This is the eighth full length from this somber and obviously prolific folk-rock-country-whatever singer/songwriter, and I have to say it is probably my favorite release from him and his band of musicians. While it doesn't have the readymade Calexico sound that "Devotion and Doubt" did, this has something more emphatic in its sound, something more emotionally charged (if that is possibly with Buckner's abnormally reserved vocal delivery). "Meadow" is one of my favorite rock records of the year, mixing the simplest of ingredients (guitar, drums, bass, keys, and voice) into a far more complex and interesting sound than I thought possible.
The track, "Window", hidden fairly late in the record, is the perfect example of this restraint and maturity of songwriting, without seeming tired, old, or recycled. It begins with urgent guitar strumming and just keeps building and building, only to crash on the rocks with gentle Rhodes notes. Then it's off to the races again for an equally bracing ending. My words really aren't doing it any justice, but this album pretty much combines all those warm feelings you had about Tom Petty or Steve Earle or Townes Van Zandt and filters it through the worlds of Calexico, M. Ward, and Guided By Voices, creating what will inevitably be the classic rock of the future.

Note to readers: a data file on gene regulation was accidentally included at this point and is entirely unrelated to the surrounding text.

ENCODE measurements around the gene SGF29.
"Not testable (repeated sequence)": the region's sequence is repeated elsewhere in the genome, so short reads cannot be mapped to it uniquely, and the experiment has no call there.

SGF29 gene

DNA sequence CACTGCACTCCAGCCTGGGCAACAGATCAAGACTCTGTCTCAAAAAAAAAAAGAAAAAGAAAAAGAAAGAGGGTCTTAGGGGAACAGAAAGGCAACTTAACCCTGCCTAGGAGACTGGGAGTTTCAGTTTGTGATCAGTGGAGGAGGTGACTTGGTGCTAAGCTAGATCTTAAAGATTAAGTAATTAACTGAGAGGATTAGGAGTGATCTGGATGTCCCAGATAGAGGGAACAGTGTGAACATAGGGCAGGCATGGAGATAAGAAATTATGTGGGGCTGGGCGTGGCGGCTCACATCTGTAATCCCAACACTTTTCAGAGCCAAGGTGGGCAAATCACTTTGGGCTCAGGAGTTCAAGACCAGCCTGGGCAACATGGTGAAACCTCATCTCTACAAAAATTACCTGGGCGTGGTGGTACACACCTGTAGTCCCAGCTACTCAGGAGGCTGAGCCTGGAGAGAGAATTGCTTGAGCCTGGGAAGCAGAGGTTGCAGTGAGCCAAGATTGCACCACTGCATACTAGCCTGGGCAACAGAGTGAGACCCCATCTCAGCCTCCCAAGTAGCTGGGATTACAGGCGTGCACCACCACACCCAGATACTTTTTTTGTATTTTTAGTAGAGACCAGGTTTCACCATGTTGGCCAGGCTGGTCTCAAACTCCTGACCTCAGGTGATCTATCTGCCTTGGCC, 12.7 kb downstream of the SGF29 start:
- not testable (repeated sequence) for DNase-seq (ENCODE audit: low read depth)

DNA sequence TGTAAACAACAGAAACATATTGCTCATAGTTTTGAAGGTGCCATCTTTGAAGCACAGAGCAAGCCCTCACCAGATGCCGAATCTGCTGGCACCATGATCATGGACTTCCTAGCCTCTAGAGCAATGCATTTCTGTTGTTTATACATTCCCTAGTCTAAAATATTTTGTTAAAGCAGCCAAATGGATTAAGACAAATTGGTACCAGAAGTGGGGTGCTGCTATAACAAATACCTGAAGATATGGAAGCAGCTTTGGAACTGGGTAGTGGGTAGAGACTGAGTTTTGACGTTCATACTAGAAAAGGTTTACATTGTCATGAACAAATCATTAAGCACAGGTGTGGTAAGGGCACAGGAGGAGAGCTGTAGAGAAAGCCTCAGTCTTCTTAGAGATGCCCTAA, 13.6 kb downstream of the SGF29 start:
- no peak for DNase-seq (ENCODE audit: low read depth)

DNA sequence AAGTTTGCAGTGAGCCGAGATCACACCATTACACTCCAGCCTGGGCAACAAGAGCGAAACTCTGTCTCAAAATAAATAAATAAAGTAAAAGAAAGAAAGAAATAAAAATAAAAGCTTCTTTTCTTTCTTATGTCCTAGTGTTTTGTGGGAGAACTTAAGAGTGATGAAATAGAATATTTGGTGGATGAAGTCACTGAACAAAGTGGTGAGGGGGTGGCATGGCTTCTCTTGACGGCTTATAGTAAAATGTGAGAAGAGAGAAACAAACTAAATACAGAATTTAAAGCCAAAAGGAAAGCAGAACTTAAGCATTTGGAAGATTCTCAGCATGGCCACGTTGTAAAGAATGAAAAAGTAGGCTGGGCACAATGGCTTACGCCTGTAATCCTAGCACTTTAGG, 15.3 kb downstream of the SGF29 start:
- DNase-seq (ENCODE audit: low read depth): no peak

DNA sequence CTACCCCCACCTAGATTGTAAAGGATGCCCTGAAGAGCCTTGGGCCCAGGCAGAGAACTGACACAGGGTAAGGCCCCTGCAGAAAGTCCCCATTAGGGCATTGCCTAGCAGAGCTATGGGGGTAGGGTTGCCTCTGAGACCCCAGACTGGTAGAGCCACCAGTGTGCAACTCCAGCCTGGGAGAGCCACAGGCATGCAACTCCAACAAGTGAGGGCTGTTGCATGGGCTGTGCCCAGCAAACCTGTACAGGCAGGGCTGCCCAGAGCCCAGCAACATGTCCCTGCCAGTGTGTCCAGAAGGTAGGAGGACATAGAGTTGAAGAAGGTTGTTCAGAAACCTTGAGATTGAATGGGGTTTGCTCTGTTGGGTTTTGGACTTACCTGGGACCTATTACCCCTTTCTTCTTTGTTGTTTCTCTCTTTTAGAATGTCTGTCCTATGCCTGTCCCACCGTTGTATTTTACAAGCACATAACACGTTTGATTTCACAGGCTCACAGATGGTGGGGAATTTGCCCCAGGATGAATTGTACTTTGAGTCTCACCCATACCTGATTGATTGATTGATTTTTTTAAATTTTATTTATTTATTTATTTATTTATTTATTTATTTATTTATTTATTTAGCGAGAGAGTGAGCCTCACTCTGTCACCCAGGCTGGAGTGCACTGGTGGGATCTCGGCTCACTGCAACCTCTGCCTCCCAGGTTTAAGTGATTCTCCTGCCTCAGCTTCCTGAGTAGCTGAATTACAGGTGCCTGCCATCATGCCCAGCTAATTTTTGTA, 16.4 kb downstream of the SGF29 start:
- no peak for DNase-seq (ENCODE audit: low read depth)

Richard Buckner's "Meadow" is pure and timeless gold, free of distracting gimmick or artifice that might stamp a time period on its' sound. His voice is somewhat of an acquired taste, but nowhere near as "out-there" as contemporaries Vic Chesnutt or Kurt Wagner. His band is impeccable, featuring guys from Guided by Voices, The Mekons, and the Dambuilders, representing some of the best music found in tiny dark bars in Tennessee, as well as stadiums worldwide. This is music that is both classic and fresh, reserved yet challenging.
- Grant Capes | 2006-10-04